Thursday 29 January 2015

Book Review: The Self-Publisher's Ultimate Resource Kit by Joel Friedlander and Betty Kelly Sargent

Publishing industry experts Joel Friedlander and Betty Kelly have undertaken a monumental task with The Self-Publishers Ultimate Resource Book. They claim it’s:
“the first and largest collection of curated and verified resources for independent authors who plan to publish their own books”
It’s a great idea, and I suppose it’s well executed for a first edition (the plan is to update the paper version annually, and the electronic version two to four times per year), which is good because I noticed one thing that is out of date even now, a mere six weeks after publication (Amazon will no longer be running the ABNA Award).

It’s an ambitious and noble project. The book has over 850 online references in 33 categories, organised into three sections: Prepare, Publish and Promote, and there is a lot of good information. There was some information at the beginning of each category explaining what the category was about and why it was important.

However, I would have liked to have seen more, for those writers who are really new to the self-publishing scene (most reviewers won’t be: I assume most got their review copies in the same way I did: because we follow Joel Friedlander’s blog, The Book Designer. That means we’re not completely new to the self-publishing scene).

I also would have liked to have had more information about each individual and organisation listed in the guide than simply their website and some advertising verbiage off said website. For example, what about this product/service justifies its inclusion in the Guide? Have Joel or Betty personally used their services, or were they recommended? If so, by whom?

Personally, I’d rather have seen the Prepare section divided into pre-writing research (like recommended writing books or what writing programme to use, Word or a specialist writing programme such as Scrivener), and post-writing resources, such as editors and cover designers.

There are several notable omissions: they recommend “Self-Editing for Fiction Writers” by Renni Brown and Dave King, but don’t recommend Dave King’s editing business. More worryingly, there are also at least three entries which slipped in through “an error in our vetting process” which will be corrected (but which make me worry for those readers who’ve bought the 2014 print edition, and won’t know they are errors … and makes me wonder what errors I don’t know about).

The “errors” I did see are the inclusion of Author Solutions imprints Lulu and WestBow Press.
These feature as part of a “curated list of subsidy publishers”, aka vanity publishers, and the inclusion of these seem to me to contradict the concept of self-publishing in the first place. If you’re not sure why that’s a bad idea, read these three posts:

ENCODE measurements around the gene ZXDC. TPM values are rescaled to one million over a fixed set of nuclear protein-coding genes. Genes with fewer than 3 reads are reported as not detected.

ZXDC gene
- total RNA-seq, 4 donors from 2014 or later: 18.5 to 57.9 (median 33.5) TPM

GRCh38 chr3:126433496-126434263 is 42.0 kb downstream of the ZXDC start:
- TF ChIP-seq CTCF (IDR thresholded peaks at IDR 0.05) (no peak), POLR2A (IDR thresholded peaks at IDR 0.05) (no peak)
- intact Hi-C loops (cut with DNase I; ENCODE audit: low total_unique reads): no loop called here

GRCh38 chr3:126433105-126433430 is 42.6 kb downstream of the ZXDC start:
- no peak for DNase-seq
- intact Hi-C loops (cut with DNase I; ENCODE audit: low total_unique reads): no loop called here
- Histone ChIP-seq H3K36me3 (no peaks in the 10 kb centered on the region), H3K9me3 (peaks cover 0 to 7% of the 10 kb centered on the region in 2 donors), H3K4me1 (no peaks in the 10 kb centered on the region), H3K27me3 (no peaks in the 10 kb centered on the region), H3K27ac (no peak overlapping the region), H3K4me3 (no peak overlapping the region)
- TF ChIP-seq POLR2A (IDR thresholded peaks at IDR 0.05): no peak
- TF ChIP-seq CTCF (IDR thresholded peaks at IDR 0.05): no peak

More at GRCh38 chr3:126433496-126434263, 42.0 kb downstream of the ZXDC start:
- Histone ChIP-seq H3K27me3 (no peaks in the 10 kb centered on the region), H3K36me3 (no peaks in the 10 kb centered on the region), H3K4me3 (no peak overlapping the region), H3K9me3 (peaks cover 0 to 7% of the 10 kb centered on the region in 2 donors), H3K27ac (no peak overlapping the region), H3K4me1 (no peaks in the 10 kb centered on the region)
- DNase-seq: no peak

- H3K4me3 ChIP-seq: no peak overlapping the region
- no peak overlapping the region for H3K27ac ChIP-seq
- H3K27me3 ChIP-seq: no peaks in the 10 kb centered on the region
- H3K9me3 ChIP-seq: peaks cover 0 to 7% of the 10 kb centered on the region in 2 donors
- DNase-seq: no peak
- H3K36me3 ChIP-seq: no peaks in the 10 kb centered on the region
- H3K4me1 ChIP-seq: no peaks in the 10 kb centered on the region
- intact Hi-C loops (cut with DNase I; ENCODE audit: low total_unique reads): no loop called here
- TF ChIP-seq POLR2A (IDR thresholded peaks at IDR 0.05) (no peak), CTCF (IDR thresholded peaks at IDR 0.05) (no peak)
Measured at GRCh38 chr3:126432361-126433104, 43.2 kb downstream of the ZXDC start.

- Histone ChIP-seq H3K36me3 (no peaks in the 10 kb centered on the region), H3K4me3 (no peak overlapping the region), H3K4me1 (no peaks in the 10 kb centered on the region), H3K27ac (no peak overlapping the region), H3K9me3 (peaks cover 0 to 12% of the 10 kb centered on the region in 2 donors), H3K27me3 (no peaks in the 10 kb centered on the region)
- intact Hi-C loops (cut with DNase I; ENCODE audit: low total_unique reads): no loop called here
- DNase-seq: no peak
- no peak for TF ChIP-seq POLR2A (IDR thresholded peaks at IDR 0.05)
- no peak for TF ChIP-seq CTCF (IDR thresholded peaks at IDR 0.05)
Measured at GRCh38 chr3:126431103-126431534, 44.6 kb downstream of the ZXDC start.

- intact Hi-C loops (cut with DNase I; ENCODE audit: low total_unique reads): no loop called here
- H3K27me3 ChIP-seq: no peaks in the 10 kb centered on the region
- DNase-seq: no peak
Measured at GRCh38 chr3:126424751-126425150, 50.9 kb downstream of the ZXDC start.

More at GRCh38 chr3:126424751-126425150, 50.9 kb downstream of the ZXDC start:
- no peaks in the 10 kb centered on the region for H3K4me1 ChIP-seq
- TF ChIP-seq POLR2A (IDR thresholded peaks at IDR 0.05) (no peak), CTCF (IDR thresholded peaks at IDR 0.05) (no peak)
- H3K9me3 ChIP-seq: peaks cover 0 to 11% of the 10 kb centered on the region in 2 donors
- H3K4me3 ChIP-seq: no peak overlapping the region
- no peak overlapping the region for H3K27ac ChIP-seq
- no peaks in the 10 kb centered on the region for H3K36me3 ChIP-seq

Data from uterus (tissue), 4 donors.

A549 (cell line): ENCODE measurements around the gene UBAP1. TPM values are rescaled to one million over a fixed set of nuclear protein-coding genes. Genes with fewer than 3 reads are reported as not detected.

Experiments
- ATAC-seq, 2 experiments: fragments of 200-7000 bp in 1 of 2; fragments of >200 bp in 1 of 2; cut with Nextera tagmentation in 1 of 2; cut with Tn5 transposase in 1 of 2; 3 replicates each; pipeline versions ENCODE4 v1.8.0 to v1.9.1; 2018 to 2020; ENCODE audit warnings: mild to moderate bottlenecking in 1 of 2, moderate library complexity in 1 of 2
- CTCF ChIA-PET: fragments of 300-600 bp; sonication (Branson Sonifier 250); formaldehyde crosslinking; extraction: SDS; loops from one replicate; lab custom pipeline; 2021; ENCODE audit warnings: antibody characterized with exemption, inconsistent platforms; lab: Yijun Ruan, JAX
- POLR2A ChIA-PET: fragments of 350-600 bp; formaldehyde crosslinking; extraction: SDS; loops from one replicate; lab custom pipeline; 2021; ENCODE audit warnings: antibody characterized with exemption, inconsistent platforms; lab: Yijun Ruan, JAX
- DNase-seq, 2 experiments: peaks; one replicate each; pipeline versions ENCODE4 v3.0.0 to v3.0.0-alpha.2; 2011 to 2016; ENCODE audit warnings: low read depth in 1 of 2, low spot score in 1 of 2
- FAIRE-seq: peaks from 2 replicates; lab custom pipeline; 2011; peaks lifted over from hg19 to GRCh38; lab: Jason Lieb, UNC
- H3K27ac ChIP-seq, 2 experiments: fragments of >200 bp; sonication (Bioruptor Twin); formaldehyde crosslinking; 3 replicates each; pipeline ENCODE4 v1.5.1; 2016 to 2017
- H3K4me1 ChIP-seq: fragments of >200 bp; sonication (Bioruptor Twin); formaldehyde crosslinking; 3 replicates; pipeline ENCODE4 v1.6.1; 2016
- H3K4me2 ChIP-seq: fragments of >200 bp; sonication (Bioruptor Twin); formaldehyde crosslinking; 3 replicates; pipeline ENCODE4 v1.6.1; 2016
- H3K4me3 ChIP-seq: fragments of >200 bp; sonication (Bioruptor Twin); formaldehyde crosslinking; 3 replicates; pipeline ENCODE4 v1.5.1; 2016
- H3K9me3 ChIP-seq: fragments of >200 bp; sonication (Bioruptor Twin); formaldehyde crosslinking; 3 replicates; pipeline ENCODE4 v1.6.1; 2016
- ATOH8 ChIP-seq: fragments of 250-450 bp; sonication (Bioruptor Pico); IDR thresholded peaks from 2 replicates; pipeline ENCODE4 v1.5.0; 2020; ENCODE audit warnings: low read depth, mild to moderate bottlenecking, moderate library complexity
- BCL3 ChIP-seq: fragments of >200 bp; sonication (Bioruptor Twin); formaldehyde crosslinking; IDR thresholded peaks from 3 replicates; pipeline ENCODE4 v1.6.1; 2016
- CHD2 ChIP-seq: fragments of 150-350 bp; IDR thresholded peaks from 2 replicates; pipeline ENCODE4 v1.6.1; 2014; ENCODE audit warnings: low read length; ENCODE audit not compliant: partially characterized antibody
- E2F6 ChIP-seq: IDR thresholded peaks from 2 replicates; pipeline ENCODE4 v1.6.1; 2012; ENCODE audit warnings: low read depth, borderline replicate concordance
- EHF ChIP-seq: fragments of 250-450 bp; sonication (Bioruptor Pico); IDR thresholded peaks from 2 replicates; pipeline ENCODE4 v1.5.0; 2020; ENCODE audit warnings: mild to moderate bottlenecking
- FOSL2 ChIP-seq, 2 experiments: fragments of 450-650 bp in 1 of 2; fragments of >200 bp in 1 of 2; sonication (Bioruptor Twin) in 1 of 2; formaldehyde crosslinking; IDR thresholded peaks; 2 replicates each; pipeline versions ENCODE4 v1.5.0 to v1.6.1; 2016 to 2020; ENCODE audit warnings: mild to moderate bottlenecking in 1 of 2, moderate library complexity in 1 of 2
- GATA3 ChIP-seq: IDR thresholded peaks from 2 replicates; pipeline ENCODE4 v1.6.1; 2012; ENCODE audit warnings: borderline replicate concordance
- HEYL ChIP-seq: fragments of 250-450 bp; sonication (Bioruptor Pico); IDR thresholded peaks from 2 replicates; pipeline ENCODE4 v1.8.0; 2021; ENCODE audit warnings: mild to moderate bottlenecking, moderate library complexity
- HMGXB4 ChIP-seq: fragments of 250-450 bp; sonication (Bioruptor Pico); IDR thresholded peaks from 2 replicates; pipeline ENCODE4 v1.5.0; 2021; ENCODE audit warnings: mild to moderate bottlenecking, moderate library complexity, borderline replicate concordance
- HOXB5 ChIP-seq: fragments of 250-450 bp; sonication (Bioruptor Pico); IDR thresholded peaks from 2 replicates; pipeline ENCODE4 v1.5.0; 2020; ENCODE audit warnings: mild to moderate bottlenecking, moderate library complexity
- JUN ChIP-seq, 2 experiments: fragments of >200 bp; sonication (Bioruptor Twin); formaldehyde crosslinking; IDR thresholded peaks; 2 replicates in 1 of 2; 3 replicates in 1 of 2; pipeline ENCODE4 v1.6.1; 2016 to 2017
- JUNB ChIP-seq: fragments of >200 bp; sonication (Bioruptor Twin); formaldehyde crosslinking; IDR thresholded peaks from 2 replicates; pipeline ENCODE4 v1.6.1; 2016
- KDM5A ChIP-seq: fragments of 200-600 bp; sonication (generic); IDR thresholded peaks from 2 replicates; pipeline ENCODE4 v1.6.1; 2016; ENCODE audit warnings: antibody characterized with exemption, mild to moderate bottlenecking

I also think the Book Review section needs to be divided in two, as it currently lumps paid review services (like Kirkus Indie reviews) together with other services without explaining the difference, and without explaining that paid reviews (e.g. Kirkus) be included as Customer Reviews on Amazon, while reviews from sources such as NetGalley can.

Overall, I think this is a good basic resource for authors intending to self-publish in the general market, as that is the focus of most of the entries. There are some Christian references, but not many, and I would suggest writers aiming for the Christian market won’t find a lot of useful information here.

Thanks to the authors for providing a free ebook for review.

About Iola Goulton

I am a freelance editor specialising in Christian fiction, and you can find out more about my services at my website, or follow me on Facebook, Twitter, Pinterest or Tsu.

I love reading, and read and review around 150 Christian books each year on my blog. I'm a Top 25 Reviewer at Christian Book, in the Top 1% of reviewers at Goodreads, and have an Amazon Reviewer Rank that floats around 2500.


  1. Thanks for the review Iola - sounds like a good resource in principle and good that it will be regularly updated.

    1. Yes, the promise of regular updating is a real selling point, and perhaps a reason to get the electronic version rather than the paper edition (even if this is updated annually, how many people will buy each year?).

  2. Now that's what I call an honest review! It's amazing how quickly something can go out of date, but at least the electronic version of the book can be updated several times within the year.

    Iola, is this book the most useful you've read for Australasians? Or has the digital age made it relevant for wherever we live?

    1. Thanks, Andrea. I think this book is relevant no matter where someone lives.

      However, I'd also advise authors to connect with local writing groups (real life or online) to get local market knowledge, such as where is the best place to get books or swag printed, which local book chains/stores are open to stocking self-published or small press books, and how do you approach them.

  3. Good delving, Iola. I didn't think any book chains or stores were open to self published books. I suppose I'm mainly thinking of Koorong or the like, (if there's any like them at all.) How would you come by a list of smaller book stores all over Australia? And would you have to visit them personally or just write & send a copy? I'm still mulling over this facet of the Indie publishing world.

  4. Iola, thanks for your insightful review. The ebook version seems like the best option.


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